Mandatory ISP filtering is the main element of the Australian Government’s $125.8 million Plan for "Cyber-Safety". But anyone in Australia naive enough to believe this prurient and populist ISP filtering plan will work, should look carefully at what is happening in Europe with the Swedish bit torrent tracker site The Pirate Bay. Pirate Bay is a database of links to music and films offered on peer to peer networks without the copyright owners’ permission. Four days ago, Italian authorities attempted to block the site after an anti-piracy court ruling. Critics couldn’t help noticing that Prime Minister and media magnate Silvio Berlusconi owns a lot of the companies who stood to gain from banning the site. In any event, the ban was easily circumvented. Pirate Bay co-founder Peter Sunder said they implemented countermeasures to allow Italians to access their site. “We’re working on setting up a really annoying system for them to filter,” he said.
The move mirrors failed attempts elsewhere in Europe and only serves to strengthen the site. Australian Communications Minister Stephen Conroy would be well advised to pay close attention to the European experience as he blunders on with his local ISP filtering plan. Conroy claimed the initial Tasmanian-based trials, which concluded last month, were “successful” and saying the industry had made significant progress with ISP filtering products. The report is “Closed Environment Testing of ISP-Level Internet Content Filtering” (pdf) which was issued by the Australian Communications and Media Authority (ACMA). In a 28 July media release, Conroy hailed a report on the trial’s findings as assisting “the Government to deliver on its election commitment to create a safer online environment.”
However others say Conroy is being disingenuous and has not accurately relayed the report’s findings. The Someone Think of the Children (STOTC) blog parsed Conroy’s cherry picking of the results and found them wanting in most cases. The blog described the trial as a miserable failure and picked out five key deficiencies: low numbers of the test base, low numbers of filtered sites, the inability to filter ‘secure’ HTPPS traffic, no analysis of circumvention methods, and no analysis of cost. STOTC said it “looks like a failure dressed up by a Senator with an obsession on controlling what you can and can’t see.”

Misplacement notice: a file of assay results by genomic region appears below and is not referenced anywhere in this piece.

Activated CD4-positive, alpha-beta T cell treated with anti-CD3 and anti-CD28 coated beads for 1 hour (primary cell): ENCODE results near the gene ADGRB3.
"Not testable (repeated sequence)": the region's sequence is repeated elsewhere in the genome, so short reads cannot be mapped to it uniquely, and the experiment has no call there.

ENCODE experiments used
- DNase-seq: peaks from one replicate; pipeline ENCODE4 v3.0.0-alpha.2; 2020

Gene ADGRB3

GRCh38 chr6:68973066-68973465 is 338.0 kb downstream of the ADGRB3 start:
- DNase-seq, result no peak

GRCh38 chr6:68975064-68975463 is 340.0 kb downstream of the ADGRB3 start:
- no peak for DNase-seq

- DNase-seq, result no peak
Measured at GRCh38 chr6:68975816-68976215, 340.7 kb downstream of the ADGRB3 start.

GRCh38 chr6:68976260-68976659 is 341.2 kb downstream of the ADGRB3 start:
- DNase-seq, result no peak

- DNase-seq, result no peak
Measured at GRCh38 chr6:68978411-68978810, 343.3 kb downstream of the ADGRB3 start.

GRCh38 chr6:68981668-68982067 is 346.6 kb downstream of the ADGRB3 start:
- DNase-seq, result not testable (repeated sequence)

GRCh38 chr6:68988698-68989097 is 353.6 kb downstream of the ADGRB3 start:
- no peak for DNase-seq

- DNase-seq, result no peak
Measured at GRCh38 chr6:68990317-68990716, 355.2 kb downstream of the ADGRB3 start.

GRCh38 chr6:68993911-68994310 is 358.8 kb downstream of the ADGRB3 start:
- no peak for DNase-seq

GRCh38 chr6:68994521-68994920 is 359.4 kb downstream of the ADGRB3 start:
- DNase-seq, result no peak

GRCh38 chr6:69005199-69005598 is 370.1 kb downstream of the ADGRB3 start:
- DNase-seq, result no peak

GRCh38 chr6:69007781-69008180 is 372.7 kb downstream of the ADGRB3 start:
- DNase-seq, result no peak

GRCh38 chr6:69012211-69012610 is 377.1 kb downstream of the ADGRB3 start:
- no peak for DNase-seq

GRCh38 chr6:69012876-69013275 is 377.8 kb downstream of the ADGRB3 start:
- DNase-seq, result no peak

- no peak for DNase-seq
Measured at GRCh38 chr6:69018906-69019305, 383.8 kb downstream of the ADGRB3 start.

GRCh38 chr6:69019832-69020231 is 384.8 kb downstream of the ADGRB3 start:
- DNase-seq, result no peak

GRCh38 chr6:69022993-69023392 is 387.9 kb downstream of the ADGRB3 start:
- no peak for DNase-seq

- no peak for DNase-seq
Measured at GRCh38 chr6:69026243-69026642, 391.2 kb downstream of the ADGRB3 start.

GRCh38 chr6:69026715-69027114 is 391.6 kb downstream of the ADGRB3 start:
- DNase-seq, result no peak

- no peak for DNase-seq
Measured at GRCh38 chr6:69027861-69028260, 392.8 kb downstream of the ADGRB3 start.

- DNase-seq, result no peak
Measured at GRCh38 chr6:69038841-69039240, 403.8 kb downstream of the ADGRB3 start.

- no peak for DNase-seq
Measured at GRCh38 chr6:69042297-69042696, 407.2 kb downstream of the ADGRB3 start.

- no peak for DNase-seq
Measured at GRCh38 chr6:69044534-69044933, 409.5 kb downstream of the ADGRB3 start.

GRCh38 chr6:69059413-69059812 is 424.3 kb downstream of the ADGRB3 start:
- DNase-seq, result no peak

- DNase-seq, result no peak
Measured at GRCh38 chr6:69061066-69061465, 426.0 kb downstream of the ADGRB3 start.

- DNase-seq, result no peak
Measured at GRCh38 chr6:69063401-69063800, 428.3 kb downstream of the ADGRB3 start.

Labor’s mandatory ISP Internet blocking plan dates back to a pre-election commitment made in March 2006. The then-Beazley led party promised to give “peace of mind” to parents concerned by exposure to children of “violent and pornographic material on the internet.” The plan would force all ISPs to perform mandatory censorship in order to provide a so-called “clean feed” Internet service. This was populist policy on the run, guaranteed to win the support of the hysterical talk radio and tabloid current affairs media.
The then-Liberal Minister for Communications Helen Coonan sensibly retorted with the view that filtering software would be the worst of both worlds. It would slow down Internet traffic without providing effective protection to children. Coonan preferred PC level filtering and said the Coalition had a three-pronged approach that involved legislation, regulation and education of parents and of children. She said that ISP level filtering was an inadequate solution that misses content, does not block all kinds of content and was not adaptable. “For instance, what might be suitable for a 17-year-old is certainly not suitable for a five-year-old,” she told the Senate, “and there is no way with ISP filtering to be able to tailor-make the kind of internet experience that people wish to have.”
Nevertheless Stephen Conroy took the media-friendly “clean feed” policy to the election and retained it after Labor's victory. Conroy justified this stance based on a claim that two-thirds of parents couldn’t afford the PC level filter. However a 2005 ACMA survey (pdf - page 64) rebuffed this reasoning saying that just 3 users out of 281 surveyed did not install a filter because of cost concerns. Instead, half the respondents said they trusted their children and simply didn’t feel the need to do it. The same report said that almost all parents reported that they were involved in their child’s Internet use in some way. The report completely undermines Labor’s rationale for mandatory filtering.
There may be other nasty unintended consequences of mandatory filtering. Somebody Think of the Children warns that blogs could also be targeted. Because bloggers write diverse content often using swear words and slang, they could be a prime target for blunt filtering software. STOTC also believes that getting sites unbanned “may well be impossible”. The activist group Electronic Frontiers Australia have launched a campaign called “No Clean Feed” against Conroy’s Internet censorship. The Pirate Bay experience shows it can be circumvented anyway. The whole exercise is a colossal waste of time and money. It is far more about protecting electoral margins than it is about protecting children.